Figure 2
The β-strand/hinge/α-helix superantigen domain: spatial conservation of the amino acid backbone

The conservation of the β-strand/hinge/α-helix domain and broad-spectrum protective efficacy of peptide mimetics of this domain demonstrated that it exerts an essential function in eliciting a cytokine storm and lethality, but the nature of this function remained unknown [4]. We hypothesized that this domain, which is accessible (Fig. 2), might serve to engage an as yet unknown receptor.

CD28 is an obligatory receptor for superantigens

CD28 is the principal costimulatory receptor. CD28 has a critical function in regulating the immune response by providing the second signal mandatory for T-cell activation [5-7]. Constitutively expressed on T cells as a homodimer, CD28 must interact with either of its two B7 coreceptors in order to transduce the signal essential for an immediate T-cell response [6-9]. The coreceptor B7-2 (CD86) is expressed constitutively on the antigen-presenting cell (APC) whereas B7-1 (CD80) is induced later in the immune response [9, 10]. The B7-2/CD28 interaction thus regulates early signaling by antigens [11, 12]. Apart from its B7 coreceptors needed for costimulation, CD28 was not thought to engage any other ligand.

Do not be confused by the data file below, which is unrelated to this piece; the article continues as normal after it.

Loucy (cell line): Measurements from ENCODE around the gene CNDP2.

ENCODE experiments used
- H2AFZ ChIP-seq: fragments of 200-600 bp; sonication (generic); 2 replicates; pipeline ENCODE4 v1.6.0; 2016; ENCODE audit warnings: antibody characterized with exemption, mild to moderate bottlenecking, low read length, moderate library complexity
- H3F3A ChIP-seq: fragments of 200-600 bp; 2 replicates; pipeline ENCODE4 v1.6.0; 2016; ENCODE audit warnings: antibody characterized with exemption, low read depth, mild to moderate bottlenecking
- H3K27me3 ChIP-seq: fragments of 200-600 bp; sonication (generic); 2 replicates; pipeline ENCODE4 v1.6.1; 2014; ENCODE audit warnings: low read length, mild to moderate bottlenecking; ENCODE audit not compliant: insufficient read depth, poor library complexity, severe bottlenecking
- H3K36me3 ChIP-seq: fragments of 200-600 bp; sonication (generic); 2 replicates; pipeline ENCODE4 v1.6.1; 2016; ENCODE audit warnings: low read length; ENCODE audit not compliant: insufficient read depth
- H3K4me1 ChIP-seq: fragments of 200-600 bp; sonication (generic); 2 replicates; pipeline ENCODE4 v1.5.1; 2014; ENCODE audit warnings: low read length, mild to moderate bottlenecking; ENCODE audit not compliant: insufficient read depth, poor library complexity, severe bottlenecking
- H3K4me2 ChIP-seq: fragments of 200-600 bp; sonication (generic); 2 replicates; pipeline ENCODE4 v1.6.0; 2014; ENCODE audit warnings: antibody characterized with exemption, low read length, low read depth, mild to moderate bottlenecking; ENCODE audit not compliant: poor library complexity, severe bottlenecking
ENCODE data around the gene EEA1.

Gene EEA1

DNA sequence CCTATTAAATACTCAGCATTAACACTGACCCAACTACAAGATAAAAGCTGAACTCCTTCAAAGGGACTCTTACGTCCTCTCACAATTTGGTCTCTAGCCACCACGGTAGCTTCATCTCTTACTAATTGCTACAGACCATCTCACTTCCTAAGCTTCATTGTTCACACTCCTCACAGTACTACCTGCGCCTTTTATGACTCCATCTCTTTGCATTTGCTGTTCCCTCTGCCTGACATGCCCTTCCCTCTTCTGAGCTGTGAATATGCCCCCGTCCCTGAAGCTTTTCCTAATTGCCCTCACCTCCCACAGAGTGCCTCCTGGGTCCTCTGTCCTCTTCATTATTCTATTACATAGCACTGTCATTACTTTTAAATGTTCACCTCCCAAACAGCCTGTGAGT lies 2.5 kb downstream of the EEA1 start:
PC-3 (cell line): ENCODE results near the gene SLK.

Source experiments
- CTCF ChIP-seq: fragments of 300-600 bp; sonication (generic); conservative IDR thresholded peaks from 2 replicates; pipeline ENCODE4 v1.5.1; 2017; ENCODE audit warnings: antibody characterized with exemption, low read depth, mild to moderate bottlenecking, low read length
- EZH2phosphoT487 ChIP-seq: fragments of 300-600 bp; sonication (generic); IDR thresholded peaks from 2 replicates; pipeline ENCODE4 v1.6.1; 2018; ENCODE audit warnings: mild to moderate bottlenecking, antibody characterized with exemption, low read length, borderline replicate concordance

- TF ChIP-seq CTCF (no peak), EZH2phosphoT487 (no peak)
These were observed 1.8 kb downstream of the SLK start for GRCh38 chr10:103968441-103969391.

A first hint in our search for a putative novel superantigen receptor was provided by the finding that a peptide mimetic of the superantigen β-strand/hinge/α-helix domain (Fig. 2) inhibited inflammatory cytokine gene expression in human peripheral blood mononuclear cells (PBMC) in the absence of any superantigen, induced by anti-CD28/anti-CD3 monoclonal antibodies, which models the normal T cell-mediated immune response, or by anti-CD28 alone, yet not by anti-CD3 alone [13]. We considered the intriguing possibility that the peptide might compete with the anti-CD28 antibody for its binding site in CD28 and by extension, that the intact superantigen molecule might bind directly to CD28. To test this concept, we next screened a random phage display library for peptides that bind to CD28 and are displaced from CD28 by SEB. Indeed, such peptides could be recovered; they strongly inhibited SEB-mediated induction of inflammatory cytokines in human PBMC and protected mice from lethal SEB challenge [13]. Confocal microscopy then showed that labeled SEB colocalizes fully with CD28 expressed on the surface of CD28-transfected cells, providing a strong indication that even in the absence of MHC-II and TCR, the superantigen will bind directly to the extracellular domain of the CD28 receptor [13]. Direct binding experiments then documented that through its β-strand/hinge/α-helix domain, SEB binds directly to CD28 [13].